TODAY COLOMBIA – Micro-loan mafias are flourishing in Cali, Colombia, spurring violence and driving homicides as authorities scramble to find a solution.
Illegal lending operations in Colombia’s southwest city of Cali have emerged as full fledged mafias, complete with sophisticated organizational structures and violent enforcement tactics that include deploying cadres of armed “enforcers” to collect on petty loans charging interest rates as high as 40 percent, reported El Tiempo. The lending rings are known locally as “gota a gota” operations, meaning “drop by drop” in English.
The loans in question do not require credit checks, nor do they entail paperwork other than a signed agreement to pay. Most loans fall within a range of $30 to $150, with a ceiling of $300. Large home appliances are the most common form of collateral. Estimates suggest there are at least 28 such operations in Cali, with a combined customer base of some 50,000 people.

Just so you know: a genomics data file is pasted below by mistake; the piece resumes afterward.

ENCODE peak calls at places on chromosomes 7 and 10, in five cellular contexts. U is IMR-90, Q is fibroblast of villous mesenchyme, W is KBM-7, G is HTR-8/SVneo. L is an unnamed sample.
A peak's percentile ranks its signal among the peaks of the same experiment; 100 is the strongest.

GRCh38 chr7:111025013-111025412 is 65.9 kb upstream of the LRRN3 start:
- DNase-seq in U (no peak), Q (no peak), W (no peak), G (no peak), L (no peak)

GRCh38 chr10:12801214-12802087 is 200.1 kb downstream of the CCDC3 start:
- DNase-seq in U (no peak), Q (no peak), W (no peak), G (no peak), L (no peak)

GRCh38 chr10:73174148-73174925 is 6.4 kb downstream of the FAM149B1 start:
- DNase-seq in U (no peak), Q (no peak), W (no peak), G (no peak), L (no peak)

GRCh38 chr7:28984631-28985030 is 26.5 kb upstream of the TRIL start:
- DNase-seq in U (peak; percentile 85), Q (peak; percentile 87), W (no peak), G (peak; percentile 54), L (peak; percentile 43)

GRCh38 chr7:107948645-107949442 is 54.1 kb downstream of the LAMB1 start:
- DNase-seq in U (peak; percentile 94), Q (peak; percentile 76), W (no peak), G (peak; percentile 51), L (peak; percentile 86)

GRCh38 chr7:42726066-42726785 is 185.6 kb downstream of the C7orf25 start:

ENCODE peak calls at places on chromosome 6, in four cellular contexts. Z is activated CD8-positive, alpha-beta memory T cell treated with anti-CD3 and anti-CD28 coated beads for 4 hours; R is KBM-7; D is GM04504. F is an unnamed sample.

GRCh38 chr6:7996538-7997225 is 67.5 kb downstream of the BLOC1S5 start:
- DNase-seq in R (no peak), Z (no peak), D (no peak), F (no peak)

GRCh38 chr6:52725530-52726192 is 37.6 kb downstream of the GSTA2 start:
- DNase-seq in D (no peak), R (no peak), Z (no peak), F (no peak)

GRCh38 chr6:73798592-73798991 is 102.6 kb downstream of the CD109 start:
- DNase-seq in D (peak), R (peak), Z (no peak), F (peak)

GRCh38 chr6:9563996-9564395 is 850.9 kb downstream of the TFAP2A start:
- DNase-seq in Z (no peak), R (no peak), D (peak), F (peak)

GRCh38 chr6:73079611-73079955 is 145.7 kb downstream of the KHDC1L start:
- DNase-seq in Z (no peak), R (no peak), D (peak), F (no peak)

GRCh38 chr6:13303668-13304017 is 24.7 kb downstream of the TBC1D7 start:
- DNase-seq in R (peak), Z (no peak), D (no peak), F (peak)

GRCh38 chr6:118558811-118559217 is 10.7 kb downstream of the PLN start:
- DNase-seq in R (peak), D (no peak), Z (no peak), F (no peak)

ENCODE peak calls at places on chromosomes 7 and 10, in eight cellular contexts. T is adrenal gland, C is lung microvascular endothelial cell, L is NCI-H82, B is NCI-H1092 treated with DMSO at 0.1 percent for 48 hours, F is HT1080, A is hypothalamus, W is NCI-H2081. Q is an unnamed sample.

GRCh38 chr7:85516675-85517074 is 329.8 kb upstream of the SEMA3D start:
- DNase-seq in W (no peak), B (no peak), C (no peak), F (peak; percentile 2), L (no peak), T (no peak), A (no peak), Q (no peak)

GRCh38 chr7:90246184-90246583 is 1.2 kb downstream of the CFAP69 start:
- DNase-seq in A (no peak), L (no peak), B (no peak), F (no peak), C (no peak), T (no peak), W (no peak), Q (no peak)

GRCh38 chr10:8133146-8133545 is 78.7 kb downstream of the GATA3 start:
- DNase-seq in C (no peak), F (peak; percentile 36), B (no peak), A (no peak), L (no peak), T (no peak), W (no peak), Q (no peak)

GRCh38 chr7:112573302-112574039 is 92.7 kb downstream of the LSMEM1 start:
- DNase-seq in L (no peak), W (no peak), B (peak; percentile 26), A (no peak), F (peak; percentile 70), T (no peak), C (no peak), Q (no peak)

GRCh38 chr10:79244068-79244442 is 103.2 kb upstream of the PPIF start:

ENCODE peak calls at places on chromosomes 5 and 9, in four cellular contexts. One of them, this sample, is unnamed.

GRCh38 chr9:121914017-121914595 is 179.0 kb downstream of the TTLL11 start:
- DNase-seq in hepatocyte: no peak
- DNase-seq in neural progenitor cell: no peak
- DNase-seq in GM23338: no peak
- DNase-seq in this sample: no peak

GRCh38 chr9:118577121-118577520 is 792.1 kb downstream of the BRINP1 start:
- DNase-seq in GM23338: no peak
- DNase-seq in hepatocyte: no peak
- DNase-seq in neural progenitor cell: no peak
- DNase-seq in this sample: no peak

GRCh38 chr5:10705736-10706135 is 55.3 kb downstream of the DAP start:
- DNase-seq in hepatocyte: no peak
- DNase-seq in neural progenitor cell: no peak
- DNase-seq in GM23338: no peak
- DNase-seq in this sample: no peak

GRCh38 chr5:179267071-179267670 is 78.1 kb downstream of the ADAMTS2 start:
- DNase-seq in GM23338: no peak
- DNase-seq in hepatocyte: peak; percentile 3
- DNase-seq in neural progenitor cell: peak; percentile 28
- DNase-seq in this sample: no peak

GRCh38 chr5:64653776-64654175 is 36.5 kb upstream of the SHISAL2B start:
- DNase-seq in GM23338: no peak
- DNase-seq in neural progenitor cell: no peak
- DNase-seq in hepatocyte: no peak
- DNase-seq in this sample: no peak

A former enforcer for one such operation told El Tiempo that his bosses could clear upwards of $40,000 in monthly profits, even after paying a staff of 15 enforcers.
Sources inside the criminal investigations division of the Colombian National Police (Policía Nacional de Colombia – PNC) suggest that much of the money circulating in these lending rings can be traced back to organized crime, specifically drug trafficking operations.
The PNC Chief in Cali, Nelson Ramírez, says the number of people being killed because of problems with illegal lenders is on the rise. Authorities estimate that around 10 percent of murders in the city are related to illegal lending operations.
Illegal loan sharking in Colombia is not a new phenomenon, but the increased size and sophistication of the “gota a gota” operations in Cali seem to be of growing concern for local police and prosecutors.
In late January, the Mayor of Cali, Maurice Armitage, announced a new effort to contain and shut down such operations.
Both at home and abroad, from Brazil to Honduras, loan sharking by Colombian organized crime affiliates has become a preferred method of putting illicit drug profits to use.
Despite the exploitatively high interest rates they charge and the violence associated with their operations, Colombian loan sharks are filling a real void of formal financial services for the poor, who often have no other recourse when financial hardship hits.
As one source told El Tiempo, “People need money. They can solve the problem. It’s a mafia that keeps growing.”
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